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An end of the year status report from your Northeast Striped Bass Study leads.
Hopefully, you have been following our cutting-edge Northeast Striped Bass satellite tagging study published by The Fisherman Magazine. If you have not, you must; The Fisherman has led the way in making this study possible.
When Gray FishTag Research was approached to study the habits and movements of striped bass, the immediate response of our team was to ask ourselves and others the question, “What do we already know?”
It is an important part of our work to consult with expert professional fishermen first. We admire and respect the men and women who spend countless hours at sea fishing. We value the knowledge of those who are on the water day in and day out; so, why not speak with them first?
Gray FishTag Research is a not for profit, all species, fish tagging program powered by professional fishermen around the world. We depend solely on contributions and donations for our research efforts.
We at Gray FishTag Research (GFR) will always educate ourselves on the past, ask questions of the work in front of us, then refer to fishermen for the road map to study the actual fish. We know that striped bass are the treasure of all “inshore” species and accessible to so many, making them the “million-dollar fish.” When asked, striped bass anglers of many skill levels line up to tell you what these fish do, what to expect, and what has been proven in the past. These beliefs are shared by so many striped bass enthusiasts, as well as knowledgeable captains and mates who have fished the species for decades; yet often their beliefs conflicts with scientists and fisheries managers.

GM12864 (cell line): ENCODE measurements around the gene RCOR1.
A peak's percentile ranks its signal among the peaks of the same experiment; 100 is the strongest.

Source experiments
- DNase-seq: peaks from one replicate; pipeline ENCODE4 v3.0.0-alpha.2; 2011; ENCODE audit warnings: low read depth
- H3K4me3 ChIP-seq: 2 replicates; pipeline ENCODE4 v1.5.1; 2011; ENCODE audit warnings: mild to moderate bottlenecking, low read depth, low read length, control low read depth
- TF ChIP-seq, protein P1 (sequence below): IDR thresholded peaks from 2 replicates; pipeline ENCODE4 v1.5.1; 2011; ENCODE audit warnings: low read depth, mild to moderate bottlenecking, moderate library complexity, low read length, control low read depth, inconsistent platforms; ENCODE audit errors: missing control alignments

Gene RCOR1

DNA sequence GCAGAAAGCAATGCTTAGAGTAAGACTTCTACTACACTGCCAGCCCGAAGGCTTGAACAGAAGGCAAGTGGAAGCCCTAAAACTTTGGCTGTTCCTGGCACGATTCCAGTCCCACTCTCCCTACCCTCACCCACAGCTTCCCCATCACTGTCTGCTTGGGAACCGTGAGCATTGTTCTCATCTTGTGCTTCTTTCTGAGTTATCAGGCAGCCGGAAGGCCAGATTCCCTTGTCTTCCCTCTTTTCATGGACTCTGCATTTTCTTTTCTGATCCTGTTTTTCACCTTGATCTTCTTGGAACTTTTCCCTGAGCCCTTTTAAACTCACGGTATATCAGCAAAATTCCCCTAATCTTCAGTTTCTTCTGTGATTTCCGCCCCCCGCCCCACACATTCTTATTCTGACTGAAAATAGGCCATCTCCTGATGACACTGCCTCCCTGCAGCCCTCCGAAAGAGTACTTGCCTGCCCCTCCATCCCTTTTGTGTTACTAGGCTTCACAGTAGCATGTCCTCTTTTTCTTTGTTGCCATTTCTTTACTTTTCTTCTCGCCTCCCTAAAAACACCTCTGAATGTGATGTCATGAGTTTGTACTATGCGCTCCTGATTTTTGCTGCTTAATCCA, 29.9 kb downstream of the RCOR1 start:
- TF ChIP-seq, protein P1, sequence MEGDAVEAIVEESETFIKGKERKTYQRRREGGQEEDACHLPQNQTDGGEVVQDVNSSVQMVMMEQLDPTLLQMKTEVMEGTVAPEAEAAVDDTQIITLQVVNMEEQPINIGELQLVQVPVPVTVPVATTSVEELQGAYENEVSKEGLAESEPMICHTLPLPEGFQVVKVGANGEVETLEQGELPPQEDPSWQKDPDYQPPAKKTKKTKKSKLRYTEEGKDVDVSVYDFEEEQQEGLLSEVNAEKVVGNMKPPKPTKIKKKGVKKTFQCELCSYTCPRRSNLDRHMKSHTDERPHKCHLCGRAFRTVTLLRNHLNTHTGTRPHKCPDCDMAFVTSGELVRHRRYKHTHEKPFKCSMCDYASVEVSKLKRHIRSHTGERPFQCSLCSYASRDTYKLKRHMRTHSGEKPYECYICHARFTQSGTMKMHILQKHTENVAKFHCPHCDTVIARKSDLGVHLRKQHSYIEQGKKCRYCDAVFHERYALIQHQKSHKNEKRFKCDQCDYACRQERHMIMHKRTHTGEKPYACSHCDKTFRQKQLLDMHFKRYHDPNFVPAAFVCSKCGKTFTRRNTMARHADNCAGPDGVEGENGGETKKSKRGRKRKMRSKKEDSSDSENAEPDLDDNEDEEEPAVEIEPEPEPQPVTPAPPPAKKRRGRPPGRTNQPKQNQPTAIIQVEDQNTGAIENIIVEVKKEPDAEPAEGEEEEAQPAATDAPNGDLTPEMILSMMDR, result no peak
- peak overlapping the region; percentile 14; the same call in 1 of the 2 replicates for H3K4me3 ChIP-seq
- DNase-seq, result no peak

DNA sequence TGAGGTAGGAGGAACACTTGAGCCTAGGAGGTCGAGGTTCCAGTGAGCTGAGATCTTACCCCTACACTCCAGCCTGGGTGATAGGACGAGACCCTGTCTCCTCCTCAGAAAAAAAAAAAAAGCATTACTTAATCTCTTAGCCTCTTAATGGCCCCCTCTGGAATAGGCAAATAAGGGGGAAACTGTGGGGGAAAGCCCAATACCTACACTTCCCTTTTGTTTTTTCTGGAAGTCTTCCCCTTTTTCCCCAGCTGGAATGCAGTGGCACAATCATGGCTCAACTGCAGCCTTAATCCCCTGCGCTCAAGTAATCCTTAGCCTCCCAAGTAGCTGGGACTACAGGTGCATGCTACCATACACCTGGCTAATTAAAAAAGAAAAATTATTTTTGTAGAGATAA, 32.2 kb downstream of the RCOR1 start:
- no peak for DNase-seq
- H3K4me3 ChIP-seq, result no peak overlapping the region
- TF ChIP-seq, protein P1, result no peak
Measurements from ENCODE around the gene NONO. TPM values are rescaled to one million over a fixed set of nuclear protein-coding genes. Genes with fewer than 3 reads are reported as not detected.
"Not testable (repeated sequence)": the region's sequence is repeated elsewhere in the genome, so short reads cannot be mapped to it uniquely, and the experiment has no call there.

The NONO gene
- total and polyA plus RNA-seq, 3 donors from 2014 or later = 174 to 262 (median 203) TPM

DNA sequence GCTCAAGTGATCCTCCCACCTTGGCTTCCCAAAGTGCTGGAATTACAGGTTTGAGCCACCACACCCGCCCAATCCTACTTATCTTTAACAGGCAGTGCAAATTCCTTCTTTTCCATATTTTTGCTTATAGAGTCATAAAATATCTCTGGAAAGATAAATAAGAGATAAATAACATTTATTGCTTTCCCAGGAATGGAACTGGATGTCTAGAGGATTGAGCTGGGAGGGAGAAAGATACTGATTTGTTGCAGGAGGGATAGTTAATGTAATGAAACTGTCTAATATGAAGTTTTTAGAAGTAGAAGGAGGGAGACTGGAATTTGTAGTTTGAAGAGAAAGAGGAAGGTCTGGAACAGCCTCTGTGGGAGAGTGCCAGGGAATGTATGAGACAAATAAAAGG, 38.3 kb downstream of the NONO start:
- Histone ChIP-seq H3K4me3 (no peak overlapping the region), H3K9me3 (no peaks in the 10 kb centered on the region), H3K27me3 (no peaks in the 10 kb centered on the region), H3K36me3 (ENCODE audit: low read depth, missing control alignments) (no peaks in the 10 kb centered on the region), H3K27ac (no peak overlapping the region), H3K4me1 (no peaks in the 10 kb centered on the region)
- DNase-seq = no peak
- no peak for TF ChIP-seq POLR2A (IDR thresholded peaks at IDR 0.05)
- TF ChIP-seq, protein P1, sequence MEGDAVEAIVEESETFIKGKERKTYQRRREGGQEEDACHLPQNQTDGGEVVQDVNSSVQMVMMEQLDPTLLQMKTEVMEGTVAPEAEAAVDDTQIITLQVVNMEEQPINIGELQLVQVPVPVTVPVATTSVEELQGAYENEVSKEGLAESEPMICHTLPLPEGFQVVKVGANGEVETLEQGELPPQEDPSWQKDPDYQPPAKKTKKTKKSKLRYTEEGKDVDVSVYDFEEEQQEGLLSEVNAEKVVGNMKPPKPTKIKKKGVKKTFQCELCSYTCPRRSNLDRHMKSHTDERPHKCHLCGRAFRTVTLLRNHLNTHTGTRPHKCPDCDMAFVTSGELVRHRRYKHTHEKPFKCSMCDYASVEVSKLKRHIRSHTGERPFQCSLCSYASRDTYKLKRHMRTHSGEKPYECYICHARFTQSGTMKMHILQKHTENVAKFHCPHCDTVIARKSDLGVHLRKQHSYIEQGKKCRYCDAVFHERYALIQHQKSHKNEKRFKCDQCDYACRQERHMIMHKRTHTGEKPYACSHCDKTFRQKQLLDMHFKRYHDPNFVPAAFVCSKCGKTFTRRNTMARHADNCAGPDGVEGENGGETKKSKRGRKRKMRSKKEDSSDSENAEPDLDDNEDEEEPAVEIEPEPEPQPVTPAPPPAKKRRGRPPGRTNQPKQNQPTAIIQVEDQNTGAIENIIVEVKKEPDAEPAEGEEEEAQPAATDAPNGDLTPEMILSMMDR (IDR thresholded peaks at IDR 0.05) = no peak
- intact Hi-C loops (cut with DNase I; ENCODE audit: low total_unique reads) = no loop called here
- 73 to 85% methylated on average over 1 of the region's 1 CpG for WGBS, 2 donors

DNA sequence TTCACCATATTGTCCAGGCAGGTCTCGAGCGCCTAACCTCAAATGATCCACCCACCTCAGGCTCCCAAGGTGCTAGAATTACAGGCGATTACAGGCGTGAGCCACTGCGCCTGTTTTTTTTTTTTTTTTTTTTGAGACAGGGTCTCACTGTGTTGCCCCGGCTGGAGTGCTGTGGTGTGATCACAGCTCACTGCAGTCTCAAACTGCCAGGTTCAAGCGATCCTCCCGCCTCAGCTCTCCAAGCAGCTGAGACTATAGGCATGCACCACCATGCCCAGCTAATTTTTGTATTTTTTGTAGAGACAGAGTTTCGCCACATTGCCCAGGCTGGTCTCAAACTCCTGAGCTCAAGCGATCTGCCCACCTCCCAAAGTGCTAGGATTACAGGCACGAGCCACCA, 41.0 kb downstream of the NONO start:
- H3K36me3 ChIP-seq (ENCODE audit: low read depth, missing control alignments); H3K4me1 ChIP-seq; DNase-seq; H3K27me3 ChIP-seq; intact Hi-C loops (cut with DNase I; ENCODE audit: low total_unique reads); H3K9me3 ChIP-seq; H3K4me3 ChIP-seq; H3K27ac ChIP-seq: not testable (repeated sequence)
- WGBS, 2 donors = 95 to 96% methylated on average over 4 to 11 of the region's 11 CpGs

|In 2020, tagged stripers named Cora (top) and Rona (bottom) traveled extensively throughout offshore waters, moving from the Hudson Canyon up well beyond Long Island’s three-mile line and spending considerable time on Nantucket Shoals.|
There have been years of studies on this well sought-after fish by so many; but, none have implemented the technology of satellite tagging, to the extent our team has over the past two seasons, until now. Our striped bass were tagged with Wildlife Computers MiniPAT pop-off tags that have three components to collect data – light-based geolocation for tracking, time-at-depth histograms for measuring diving behavior, and a profile of depth and temperature.